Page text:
A psychotherapist thinks out loud about Being Human, and stuff…

Just Sayin’ “Hi”.

I do a lot of walking. The nearest bus stop is several blocks away, and BART (our local rapid transit) is a few blocks further than that. Go a few blocks further, and you encounter a good food store, several good, cheap eating places, a neighborhood pub, a drug store (or whatever we call them now), two coffee shops, a copy store… you get the idea. Here in the flatlands of North Oakland, near the Berkeley border, I can find pretty much all I need within a few minutes walk. It’s one of the great things about urban living.

So it is, that I often find myself approaching another walker, coming toward me, and here is what happens: in the first few seconds, I feel annoyed. I was enjoying my walk. Now I have to deal with a moment of urban awkwardness. I quickly stifle the annoyance as being Wrong Thinking- not the way the person I want to be should be reacting. Then, the Checking Out begins. What kind of person is this? Gender? Race?(Let’s be honest, here.) Clothing? Body language? Age? Hands visible? General, overall impression? All this takes another second or two, then, based on my internal computations, I decide what to do, and this is where things get interesting.

I am sometimes accused by friends of being excessively nostalgic. Most of my friends are younger than I, and I’m given to understand that any amount of nostalgia expressed is amusing at best, and annoying if I persist. I’m sensitive to this kind of criticism (however well intentioned), because I am in my seventy-fifth year and I, too, think there are few things more boring than an old guy, talking about how things used to be. That said, there are things like common civility that I still cherish, and one of the ways I practice civility is to greet people, when and where I can. The question is, (assuming I don’t know the approaching person), is this a “greeting situation”, or not? A lot goes into the decision. If the person is female, does she look tense or frightened? If so, I will give her all the physical and psychic space I can. I don’t think I’m a very imposing person, but I am a man, and I understand there are issues that must be respected. If I’m approaching a man, does he look relaxed or withdrawn and tense? If he is already staring fixedly at a point behind me, I’m not going to attempt to break into his defenses, and I’ll pass him without speaking.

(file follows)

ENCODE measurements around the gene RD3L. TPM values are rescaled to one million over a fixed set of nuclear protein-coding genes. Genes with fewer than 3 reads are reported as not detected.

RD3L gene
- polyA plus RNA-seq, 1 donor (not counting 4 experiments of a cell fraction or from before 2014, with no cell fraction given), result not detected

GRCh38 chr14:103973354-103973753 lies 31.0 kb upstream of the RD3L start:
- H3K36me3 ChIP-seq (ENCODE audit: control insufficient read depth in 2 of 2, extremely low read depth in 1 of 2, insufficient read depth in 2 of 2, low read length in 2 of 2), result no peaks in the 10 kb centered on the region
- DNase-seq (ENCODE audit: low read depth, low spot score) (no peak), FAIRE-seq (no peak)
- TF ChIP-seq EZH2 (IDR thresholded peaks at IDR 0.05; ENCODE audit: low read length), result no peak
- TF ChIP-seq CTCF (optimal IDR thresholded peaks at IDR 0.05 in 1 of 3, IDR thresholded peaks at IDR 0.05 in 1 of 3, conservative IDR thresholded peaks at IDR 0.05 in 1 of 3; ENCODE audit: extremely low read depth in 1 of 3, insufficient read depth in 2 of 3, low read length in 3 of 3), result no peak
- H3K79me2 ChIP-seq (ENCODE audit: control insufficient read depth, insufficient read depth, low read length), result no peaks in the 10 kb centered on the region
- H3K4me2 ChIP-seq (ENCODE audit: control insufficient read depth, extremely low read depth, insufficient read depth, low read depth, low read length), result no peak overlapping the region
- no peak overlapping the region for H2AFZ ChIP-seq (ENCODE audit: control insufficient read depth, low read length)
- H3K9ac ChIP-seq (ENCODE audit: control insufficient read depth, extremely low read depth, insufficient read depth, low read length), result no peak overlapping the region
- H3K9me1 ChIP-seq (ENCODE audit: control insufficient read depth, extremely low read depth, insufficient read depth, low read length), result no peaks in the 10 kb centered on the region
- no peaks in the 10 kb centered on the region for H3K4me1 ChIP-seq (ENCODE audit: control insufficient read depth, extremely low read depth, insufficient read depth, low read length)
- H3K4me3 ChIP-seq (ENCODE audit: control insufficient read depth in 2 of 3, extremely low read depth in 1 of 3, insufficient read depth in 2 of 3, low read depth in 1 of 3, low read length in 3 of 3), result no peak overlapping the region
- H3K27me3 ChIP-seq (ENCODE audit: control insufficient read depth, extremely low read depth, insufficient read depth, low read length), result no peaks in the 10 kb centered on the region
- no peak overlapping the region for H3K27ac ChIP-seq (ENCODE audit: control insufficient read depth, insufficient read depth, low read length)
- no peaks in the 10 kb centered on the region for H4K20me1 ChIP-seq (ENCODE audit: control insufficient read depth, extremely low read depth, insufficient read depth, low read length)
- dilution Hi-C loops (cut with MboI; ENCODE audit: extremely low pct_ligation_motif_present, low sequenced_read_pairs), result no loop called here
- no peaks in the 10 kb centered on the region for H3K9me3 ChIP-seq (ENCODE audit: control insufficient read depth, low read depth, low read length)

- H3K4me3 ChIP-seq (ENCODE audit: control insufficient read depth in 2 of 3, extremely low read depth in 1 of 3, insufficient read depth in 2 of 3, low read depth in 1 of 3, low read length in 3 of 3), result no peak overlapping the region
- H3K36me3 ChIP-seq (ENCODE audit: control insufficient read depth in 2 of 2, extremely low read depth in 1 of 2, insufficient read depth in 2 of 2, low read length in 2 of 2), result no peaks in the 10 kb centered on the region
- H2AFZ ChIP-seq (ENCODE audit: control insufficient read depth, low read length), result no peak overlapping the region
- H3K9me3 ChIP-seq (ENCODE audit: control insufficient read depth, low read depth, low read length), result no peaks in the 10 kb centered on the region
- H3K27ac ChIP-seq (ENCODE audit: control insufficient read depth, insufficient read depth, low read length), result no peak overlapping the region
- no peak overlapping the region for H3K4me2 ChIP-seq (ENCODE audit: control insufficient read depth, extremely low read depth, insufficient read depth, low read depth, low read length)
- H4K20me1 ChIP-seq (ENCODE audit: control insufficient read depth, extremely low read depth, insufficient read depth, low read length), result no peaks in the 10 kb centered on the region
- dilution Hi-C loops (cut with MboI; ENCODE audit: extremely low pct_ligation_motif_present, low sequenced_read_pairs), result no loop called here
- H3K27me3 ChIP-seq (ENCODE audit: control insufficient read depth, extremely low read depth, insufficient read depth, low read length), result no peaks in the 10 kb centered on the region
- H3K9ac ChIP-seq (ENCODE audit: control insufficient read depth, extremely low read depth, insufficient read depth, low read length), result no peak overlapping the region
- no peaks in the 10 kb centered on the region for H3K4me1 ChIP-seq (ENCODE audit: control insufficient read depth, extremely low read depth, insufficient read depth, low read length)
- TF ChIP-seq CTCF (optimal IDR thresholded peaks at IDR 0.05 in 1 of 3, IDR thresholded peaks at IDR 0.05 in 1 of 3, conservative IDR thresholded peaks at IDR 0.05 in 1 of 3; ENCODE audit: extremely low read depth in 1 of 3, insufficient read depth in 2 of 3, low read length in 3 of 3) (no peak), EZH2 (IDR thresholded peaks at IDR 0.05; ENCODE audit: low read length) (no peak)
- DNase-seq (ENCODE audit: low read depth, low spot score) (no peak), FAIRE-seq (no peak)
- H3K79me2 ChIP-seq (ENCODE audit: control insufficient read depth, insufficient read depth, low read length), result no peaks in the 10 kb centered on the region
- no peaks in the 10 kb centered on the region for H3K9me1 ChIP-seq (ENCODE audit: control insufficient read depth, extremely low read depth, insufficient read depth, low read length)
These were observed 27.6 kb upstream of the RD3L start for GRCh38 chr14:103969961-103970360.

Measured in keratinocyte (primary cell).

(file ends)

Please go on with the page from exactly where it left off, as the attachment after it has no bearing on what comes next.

If, however- and this happens more often than you might think- the approaching person gives off signals, so subtle as to be virtually invisible, that he or she is willing to acknowledge the existence of another person, then, I let a genuine smile come to my face and, as I make a millisecond of eye contact, I say, “Hi”.

Small, but amazing things  can happen at that moment. Sometimes the person will just return my brief greeting and, with a flash of eye contact. pass on but, sometimes, the person will amaze me by really looking at me, smiling and saying “Hi, how ya doing?” To which I usually reply, “Alright, so far. Yourself?” “Doin’ alright”, the person will answer, and then we’ve passed.

Doesn’t seem like a big thing, these few words, a quick smile for a stranger, but in that moment I think we’ve spoken volumes to one another about who we are and what we would like the world to be. In fact, in that moment of shared chance-taking we’ve created the world we want, in the little corner of it that we inhabit. I pass on, still smiling, filled with gratitude for a stranger’s generosity, and a feeling of hope. Two strangers, passing on a gritty, urban street, recognized each other’s common humanity, and signaled that recognition with a smile. Once you get something like that started, who knows where it might end?


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